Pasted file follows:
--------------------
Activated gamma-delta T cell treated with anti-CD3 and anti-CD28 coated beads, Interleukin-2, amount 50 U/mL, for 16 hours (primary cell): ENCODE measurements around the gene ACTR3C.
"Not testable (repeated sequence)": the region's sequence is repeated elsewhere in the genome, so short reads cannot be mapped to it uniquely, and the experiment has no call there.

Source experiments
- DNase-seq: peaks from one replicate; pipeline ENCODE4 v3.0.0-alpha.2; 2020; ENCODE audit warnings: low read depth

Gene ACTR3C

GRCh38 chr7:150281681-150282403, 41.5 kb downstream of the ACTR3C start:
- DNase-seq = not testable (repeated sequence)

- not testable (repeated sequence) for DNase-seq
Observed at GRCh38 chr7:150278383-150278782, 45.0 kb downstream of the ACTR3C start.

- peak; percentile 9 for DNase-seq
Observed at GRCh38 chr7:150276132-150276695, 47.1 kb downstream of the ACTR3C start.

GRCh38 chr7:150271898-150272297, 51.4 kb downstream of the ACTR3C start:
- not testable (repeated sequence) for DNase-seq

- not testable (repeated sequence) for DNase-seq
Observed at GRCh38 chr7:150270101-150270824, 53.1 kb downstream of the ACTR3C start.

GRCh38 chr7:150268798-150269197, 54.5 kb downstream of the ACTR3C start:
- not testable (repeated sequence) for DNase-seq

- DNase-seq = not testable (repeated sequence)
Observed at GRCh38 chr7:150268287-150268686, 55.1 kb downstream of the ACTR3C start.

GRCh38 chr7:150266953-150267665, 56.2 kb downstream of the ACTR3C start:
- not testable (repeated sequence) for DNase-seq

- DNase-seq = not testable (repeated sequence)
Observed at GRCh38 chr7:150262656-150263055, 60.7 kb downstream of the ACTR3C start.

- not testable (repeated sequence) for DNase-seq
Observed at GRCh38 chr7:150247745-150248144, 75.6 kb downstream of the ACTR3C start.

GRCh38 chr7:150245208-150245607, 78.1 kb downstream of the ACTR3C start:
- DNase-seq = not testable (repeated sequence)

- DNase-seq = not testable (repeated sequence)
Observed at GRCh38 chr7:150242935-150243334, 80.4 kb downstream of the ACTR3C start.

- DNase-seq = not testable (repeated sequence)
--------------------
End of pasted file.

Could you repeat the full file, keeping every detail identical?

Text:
Activated gamma-delta T cell treated with anti-CD3 and anti-CD28 coated beads, Interleukin-2, amount 50 U/mL, for 16 hours (primary cell): ENCODE measurements around the gene ACTR3C.
"Not testable (repeated sequence)": the region's sequence is repeated elsewhere in the genome, so short reads cannot be mapped to it uniquely, and the experiment has no call there.

Source experiments
- DNase-seq: peaks from one replicate; pipeline ENCODE4 v3.0.0-alpha.2; 2020; ENCODE audit warnings: low read depth

Gene ACTR3C

GRCh38 chr7:150281681-150282403, 41.5 kb downstream of the ACTR3C start:
- DNase-seq = not testable (repeated sequence)

- not testable (repeated sequence) for DNase-seq
Observed at GRCh38 chr7:150278383-150278782, 45.0 kb downstream of the ACTR3C start.

- peak; percentile 9 for DNase-seq
Observed at GRCh38 chr7:150276132-150276695, 47.1 kb downstream of the ACTR3C start.

GRCh38 chr7:150271898-150272297, 51.4 kb downstream of the ACTR3C start:
- not testable (repeated sequence) for DNase-seq

- not testable (repeated sequence) for DNase-seq
Observed at GRCh38 chr7:150270101-150270824, 53.1 kb downstream of the ACTR3C start.

GRCh38 chr7:150268798-150269197, 54.5 kb downstream of the ACTR3C start:
- not testable (repeated sequence) for DNase-seq

- DNase-seq = not testable (repeated sequence)
Observed at GRCh38 chr7:150268287-150268686, 55.1 kb downstream of the ACTR3C start.

GRCh38 chr7:150266953-150267665, 56.2 kb downstream of the ACTR3C start:
- not testable (repeated sequence) for DNase-seq

- DNase-seq = not testable (repeated sequence)
Observed at GRCh38 chr7:150262656-150263055, 60.7 kb downstream of the ACTR3C start.

- not testable (repeated sequence) for DNase-seq
Observed at GRCh38 chr7:150247745-150248144, 75.6 kb downstream of the ACTR3C start.

GRCh38 chr7:150245208-150245607, 78.1 kb downstream of the ACTR3C start:
- DNase-seq = not testable (repeated sequence)

- DNase-seq = not testable (repeated sequence)
Observed at GRCh38 chr7:150242935-150243334, 80.4 kb downstream of the ACTR3C start.

- DNase-seq = not testable (repeated sequence)